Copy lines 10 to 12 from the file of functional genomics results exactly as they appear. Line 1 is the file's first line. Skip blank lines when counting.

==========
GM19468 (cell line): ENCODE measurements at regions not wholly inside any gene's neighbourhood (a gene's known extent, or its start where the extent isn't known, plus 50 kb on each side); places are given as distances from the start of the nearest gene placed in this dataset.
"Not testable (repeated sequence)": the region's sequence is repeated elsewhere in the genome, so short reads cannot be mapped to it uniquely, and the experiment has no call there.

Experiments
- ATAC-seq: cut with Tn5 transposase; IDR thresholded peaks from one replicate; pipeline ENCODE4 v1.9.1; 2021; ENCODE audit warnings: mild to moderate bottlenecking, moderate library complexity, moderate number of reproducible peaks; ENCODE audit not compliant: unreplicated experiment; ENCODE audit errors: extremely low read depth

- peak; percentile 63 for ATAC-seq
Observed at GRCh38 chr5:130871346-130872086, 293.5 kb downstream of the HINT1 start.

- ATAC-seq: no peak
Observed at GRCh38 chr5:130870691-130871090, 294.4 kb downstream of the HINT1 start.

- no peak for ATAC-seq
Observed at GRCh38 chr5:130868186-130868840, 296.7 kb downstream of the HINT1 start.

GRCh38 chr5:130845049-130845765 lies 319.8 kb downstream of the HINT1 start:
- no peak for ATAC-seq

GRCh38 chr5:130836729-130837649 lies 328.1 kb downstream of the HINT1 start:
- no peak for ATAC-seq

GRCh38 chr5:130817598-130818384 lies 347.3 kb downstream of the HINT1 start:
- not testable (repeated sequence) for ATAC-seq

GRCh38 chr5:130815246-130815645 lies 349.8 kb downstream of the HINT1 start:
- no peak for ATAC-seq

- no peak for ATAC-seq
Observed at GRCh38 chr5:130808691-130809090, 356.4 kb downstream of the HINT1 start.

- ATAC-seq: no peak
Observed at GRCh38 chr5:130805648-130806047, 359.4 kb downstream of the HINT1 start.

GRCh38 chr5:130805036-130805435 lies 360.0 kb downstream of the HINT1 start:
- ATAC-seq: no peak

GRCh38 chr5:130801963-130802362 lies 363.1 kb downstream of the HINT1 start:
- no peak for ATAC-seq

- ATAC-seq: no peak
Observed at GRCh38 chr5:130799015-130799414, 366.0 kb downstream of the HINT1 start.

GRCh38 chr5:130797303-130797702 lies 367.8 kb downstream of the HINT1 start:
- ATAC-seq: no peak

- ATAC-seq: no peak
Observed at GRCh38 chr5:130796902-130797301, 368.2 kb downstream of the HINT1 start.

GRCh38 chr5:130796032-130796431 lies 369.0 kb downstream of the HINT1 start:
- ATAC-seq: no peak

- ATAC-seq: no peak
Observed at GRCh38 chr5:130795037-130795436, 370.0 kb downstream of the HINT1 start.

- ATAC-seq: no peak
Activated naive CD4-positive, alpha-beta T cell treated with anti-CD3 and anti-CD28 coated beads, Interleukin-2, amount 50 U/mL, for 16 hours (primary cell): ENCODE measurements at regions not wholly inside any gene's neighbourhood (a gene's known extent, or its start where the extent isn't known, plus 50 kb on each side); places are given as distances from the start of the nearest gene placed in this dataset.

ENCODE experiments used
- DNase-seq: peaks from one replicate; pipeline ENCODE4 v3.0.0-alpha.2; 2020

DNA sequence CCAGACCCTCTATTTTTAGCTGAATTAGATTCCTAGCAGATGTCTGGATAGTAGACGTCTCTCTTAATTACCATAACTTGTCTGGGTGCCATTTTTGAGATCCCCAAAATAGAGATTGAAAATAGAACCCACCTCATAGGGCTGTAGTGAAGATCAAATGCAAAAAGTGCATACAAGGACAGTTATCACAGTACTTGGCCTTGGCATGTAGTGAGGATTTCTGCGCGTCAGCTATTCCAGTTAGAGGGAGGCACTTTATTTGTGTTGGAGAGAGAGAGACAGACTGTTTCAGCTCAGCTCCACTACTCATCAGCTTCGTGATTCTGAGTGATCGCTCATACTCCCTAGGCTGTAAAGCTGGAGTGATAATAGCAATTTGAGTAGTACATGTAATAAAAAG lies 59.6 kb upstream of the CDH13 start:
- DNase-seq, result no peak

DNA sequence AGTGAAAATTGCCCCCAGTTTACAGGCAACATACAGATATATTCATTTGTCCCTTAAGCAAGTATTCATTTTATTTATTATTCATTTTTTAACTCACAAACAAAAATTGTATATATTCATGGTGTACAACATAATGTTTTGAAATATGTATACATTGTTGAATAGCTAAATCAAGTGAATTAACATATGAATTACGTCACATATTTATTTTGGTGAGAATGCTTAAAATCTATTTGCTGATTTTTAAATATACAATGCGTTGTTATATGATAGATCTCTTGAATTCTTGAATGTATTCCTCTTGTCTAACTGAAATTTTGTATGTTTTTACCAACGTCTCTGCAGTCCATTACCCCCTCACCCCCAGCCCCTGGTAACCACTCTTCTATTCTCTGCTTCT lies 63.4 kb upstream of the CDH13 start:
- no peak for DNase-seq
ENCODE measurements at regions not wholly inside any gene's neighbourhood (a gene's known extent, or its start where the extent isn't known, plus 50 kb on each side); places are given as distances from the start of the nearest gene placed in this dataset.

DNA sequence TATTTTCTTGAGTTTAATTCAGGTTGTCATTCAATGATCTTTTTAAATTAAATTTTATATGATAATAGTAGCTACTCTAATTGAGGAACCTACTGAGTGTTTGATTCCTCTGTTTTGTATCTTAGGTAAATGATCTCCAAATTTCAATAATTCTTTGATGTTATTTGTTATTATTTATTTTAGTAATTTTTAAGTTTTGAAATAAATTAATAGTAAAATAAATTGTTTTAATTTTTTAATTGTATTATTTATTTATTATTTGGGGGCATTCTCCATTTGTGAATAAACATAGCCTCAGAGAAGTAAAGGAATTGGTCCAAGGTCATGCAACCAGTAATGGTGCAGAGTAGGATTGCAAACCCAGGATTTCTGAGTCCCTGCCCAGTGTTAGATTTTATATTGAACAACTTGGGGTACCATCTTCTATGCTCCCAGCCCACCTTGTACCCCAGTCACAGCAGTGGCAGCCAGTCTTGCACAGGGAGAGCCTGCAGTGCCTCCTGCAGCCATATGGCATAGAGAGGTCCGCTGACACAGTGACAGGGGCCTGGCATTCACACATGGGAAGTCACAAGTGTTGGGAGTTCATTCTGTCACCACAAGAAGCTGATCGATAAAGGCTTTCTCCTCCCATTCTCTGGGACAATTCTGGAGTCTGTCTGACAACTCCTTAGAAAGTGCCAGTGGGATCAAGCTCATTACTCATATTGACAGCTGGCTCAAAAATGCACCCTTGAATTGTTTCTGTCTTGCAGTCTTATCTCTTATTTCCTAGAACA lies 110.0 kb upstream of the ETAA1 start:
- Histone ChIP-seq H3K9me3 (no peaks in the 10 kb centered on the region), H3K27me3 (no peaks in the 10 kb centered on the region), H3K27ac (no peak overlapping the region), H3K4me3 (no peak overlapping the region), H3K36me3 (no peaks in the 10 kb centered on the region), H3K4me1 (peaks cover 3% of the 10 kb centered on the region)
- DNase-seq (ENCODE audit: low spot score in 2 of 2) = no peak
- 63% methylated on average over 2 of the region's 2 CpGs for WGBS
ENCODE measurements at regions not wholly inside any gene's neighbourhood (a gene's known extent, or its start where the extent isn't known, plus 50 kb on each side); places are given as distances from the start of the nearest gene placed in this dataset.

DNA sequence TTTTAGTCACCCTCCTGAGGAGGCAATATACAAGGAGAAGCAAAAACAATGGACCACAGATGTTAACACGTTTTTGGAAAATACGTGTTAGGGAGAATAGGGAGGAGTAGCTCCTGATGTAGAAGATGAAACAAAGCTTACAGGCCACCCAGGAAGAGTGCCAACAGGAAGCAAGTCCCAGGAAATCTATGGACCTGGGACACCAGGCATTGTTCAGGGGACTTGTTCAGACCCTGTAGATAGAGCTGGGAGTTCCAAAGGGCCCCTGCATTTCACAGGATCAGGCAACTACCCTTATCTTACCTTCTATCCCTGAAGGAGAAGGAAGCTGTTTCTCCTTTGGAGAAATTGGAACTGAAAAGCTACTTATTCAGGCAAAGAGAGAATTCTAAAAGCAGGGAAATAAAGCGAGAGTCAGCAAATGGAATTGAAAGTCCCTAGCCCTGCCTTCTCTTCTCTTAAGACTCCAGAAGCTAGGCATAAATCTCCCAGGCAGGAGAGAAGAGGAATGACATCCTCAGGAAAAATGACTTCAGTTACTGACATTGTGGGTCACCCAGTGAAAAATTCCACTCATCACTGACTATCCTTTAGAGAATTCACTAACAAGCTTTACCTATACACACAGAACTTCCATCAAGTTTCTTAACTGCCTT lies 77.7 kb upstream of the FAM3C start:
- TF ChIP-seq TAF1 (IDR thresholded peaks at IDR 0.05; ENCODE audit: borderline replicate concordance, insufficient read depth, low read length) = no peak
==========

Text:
Observed at GRCh38 chr5:130868186-130868840, 296.7 kb downstream of the HINT1 start.

GRCh38 chr5:130845049-130845765 lies 319.8 kb downstream of the HINT1 start:
- no peak for ATAC-seq